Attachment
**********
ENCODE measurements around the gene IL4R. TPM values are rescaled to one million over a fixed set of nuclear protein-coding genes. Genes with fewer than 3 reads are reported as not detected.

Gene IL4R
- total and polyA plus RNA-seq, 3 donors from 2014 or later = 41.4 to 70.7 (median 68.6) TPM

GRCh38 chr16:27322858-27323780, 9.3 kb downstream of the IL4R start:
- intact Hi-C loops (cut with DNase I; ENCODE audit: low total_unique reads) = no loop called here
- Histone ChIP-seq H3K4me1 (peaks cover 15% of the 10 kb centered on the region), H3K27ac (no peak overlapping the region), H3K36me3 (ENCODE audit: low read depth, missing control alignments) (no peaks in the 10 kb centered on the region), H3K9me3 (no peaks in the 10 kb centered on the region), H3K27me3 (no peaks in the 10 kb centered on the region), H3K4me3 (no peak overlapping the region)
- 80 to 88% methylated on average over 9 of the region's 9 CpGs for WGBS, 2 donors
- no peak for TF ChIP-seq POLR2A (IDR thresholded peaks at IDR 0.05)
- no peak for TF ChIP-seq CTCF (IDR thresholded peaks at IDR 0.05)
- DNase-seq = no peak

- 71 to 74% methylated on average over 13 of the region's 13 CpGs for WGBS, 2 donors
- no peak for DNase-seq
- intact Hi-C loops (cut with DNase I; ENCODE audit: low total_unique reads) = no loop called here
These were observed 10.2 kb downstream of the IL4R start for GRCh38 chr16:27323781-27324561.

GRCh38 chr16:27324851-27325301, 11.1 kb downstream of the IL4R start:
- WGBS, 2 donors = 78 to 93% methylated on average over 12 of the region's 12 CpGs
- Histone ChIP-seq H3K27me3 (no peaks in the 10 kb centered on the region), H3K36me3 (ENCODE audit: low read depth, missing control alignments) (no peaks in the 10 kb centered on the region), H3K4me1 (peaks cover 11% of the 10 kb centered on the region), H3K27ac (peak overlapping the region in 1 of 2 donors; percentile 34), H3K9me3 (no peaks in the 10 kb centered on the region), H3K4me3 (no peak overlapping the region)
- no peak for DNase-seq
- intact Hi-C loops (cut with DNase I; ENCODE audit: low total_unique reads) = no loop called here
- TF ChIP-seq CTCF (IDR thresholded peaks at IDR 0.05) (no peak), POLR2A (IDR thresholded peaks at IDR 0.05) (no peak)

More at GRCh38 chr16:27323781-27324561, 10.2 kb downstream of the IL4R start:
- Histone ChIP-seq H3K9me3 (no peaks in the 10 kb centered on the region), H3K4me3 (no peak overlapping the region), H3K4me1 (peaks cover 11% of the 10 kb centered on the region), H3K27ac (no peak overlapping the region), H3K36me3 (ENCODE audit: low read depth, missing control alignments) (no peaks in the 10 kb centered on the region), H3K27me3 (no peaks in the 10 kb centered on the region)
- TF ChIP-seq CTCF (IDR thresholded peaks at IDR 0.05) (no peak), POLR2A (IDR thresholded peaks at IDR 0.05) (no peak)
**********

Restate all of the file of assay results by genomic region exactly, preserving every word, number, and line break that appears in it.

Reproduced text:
ENCODE measurements around the gene IL4R. TPM values are rescaled to one million over a fixed set of nuclear protein-coding genes. Genes with fewer than 3 reads are reported as not detected.

Gene IL4R
- total and polyA plus RNA-seq, 3 donors from 2014 or later = 41.4 to 70.7 (median 68.6) TPM

GRCh38 chr16:27322858-27323780, 9.3 kb downstream of the IL4R start:
- intact Hi-C loops (cut with DNase I; ENCODE audit: low total_unique reads) = no loop called here
- Histone ChIP-seq H3K4me1 (peaks cover 15% of the 10 kb centered on the region), H3K27ac (no peak overlapping the region), H3K36me3 (ENCODE audit: low read depth, missing control alignments) (no peaks in the 10 kb centered on the region), H3K9me3 (no peaks in the 10 kb centered on the region), H3K27me3 (no peaks in the 10 kb centered on the region), H3K4me3 (no peak overlapping the region)
- 80 to 88% methylated on average over 9 of the region's 9 CpGs for WGBS, 2 donors
- no peak for TF ChIP-seq POLR2A (IDR thresholded peaks at IDR 0.05)
- no peak for TF ChIP-seq CTCF (IDR thresholded peaks at IDR 0.05)
- DNase-seq = no peak

- 71 to 74% methylated on average over 13 of the region's 13 CpGs for WGBS, 2 donors
- no peak for DNase-seq
- intact Hi-C loops (cut with DNase I; ENCODE audit: low total_unique reads) = no loop called here
These were observed 10.2 kb downstream of the IL4R start for GRCh38 chr16:27323781-27324561.

GRCh38 chr16:27324851-27325301, 11.1 kb downstream of the IL4R start:
- WGBS, 2 donors = 78 to 93% methylated on average over 12 of the region's 12 CpGs
- Histone ChIP-seq H3K27me3 (no peaks in the 10 kb centered on the region), H3K36me3 (ENCODE audit: low read depth, missing control alignments) (no peaks in the 10 kb centered on the region), H3K4me1 (peaks cover 11% of the 10 kb centered on the region), H3K27ac (peak overlapping the region in 1 of 2 donors; percentile 34), H3K9me3 (no peaks in the 10 kb centered on the region), H3K4me3 (no peak overlapping the region)
- no peak for DNase-seq
- intact Hi-C loops (cut with DNase I; ENCODE audit: low total_unique reads) = no loop called here
- TF ChIP-seq CTCF (IDR thresholded peaks at IDR 0.05) (no peak), POLR2A (IDR thresholded peaks at IDR 0.05) (no peak)

More at GRCh38 chr16:27323781-27324561, 10.2 kb downstream of the IL4R start:
- Histone ChIP-seq H3K9me3 (no peaks in the 10 kb centered on the region), H3K4me3 (no peak overlapping the region), H3K4me1 (peaks cover 11% of the 10 kb centered on the region), H3K27ac (no peak overlapping the region), H3K36me3 (ENCODE audit: low read depth, missing control alignments) (no peaks in the 10 kb centered on the region), H3K27me3 (no peaks in the 10 kb centered on the region)
- TF ChIP-seq CTCF (IDR thresholded peaks at IDR 0.05) (no peak), POLR2A (IDR thresholded peaks at IDR 0.05) (no peak)